Why does Spark think this is a cross / Cartesian join
I want to join data twice as below:
rdd1 = spark.createDataFrame([(1, 'a'), (2, 'b'), (3, 'c')], ['idx', 'val']) rdd2 = spark.createDataFrame([(1, 2, 1), (1, 3, 0), (2, 3, 1)], ['key1', 'key2', 'val']) res1 = rdd1.join(rdd2, on=[rdd1['idx'] == rdd2['key1']]) res2 = res1.join(rdd1, on=[res1['key2'] == rdd1['idx']]) res2.show()
Then I get some error :
pyspark.sql.utils.AnalysisException: u'Cartesian joins could be prohibitively expensive and are disabled by default. To explicitly enable them, please set spark.sql.crossJoin.enabled = true;'
But I think this is not a cross join
res2.explain() == Physical Plan == CartesianProduct :- *SortMergeJoin [idx#0L, idx#0L], [key1#5L, key2#6L], Inner : :- *Sort [idx#0L ASC, idx#0L ASC], false, 0 : : +- Exchange hashpartitioning(idx#0L, idx#0L, 200) : : +- *Filter isnotnull(idx#0L) : : +- Scan ExistingRDD[idx#0L,val#1] : +- *Sort [key1#5L ASC, key2#6L ASC], false, 0 : +- Exchange hashpartitioning(key1#5L, key2#6L, 200) : +- *Filter ((isnotnull(key2#6L) && (key2#6L = key1#5L)) && isnotnull(key1#5L)) : +- Scan ExistingRDD[key1#5L,key2#6L,val#7L] +- Scan ExistingRDD[idx#40L,val#41]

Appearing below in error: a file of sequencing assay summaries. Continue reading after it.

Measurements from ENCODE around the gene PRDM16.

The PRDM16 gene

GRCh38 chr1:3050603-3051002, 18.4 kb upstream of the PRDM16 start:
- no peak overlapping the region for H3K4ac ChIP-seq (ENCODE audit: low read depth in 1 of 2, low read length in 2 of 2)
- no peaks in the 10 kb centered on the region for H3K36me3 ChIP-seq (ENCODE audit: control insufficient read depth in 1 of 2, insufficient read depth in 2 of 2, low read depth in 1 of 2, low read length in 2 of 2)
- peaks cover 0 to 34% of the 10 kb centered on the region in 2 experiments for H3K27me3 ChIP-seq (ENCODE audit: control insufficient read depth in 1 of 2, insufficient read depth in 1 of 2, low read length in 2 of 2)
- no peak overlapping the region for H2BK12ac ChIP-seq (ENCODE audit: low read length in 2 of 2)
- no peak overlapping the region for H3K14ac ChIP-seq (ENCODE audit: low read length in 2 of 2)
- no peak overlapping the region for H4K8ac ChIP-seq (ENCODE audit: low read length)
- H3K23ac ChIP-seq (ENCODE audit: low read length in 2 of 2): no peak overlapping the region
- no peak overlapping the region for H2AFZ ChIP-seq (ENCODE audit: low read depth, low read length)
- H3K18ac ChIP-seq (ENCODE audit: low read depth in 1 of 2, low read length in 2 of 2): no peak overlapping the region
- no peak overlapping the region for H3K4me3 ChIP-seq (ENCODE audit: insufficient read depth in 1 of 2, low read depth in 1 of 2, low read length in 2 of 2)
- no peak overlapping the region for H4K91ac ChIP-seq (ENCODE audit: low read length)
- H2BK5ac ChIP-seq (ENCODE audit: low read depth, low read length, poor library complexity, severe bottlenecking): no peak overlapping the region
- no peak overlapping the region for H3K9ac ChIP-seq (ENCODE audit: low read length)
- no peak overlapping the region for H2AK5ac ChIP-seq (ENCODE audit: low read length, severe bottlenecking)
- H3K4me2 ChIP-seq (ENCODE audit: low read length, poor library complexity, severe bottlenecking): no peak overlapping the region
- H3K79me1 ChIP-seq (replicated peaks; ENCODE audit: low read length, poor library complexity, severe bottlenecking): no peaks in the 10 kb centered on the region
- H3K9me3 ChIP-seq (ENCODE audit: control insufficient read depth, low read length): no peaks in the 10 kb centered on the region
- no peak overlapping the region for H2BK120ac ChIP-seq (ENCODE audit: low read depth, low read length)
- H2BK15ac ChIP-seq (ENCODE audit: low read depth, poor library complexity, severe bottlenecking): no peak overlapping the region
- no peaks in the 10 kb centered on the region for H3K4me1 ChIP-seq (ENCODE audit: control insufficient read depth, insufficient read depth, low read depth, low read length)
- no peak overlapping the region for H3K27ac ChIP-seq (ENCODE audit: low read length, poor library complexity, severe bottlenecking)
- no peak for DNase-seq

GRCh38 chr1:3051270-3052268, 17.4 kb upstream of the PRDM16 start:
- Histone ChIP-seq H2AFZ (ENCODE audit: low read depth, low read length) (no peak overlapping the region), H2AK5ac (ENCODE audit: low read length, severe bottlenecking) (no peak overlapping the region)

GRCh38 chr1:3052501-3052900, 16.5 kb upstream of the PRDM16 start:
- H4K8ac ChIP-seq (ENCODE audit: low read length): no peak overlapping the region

This happens because you
join structures sharing the same lineage and this leads to a trivially equal condition:
== Physical Plan == org.apache.spark.sql.AnalysisException: Detected cartesian product for INNER join between logical plans Join Inner, ((idx#204L = key1#209L) && (key2#210L = idx#204L)) :- Filter isnotnull(idx#204L) : +- LogicalRDD [idx#204L, val#205] +- Filter ((isnotnull(key2#210L) && (key2#210L = key1#209L)) && isnotnull(key1#209L)) +- LogicalRDD [key1#209L, key2#210L, val#211L] and LogicalRDD [idx#235L, val#236] Join condition is missing or trivial. Use the CROSS JOIN syntax to allow cartesian products between these relations.;
In case like this you should use aliases:
from pyspark.sql.functions import col rdd1 = spark.createDataFrame(...).alias('rdd1') rdd2 = spark.createDataFrame(...).alias('rdd2') res1 = rdd1.join(rdd2, col('rdd1.idx') == col('rdd2.key1')).alias('res1') res1.join(rdd1, on=col('res1.key2') == col('rdd1.idx')).explain()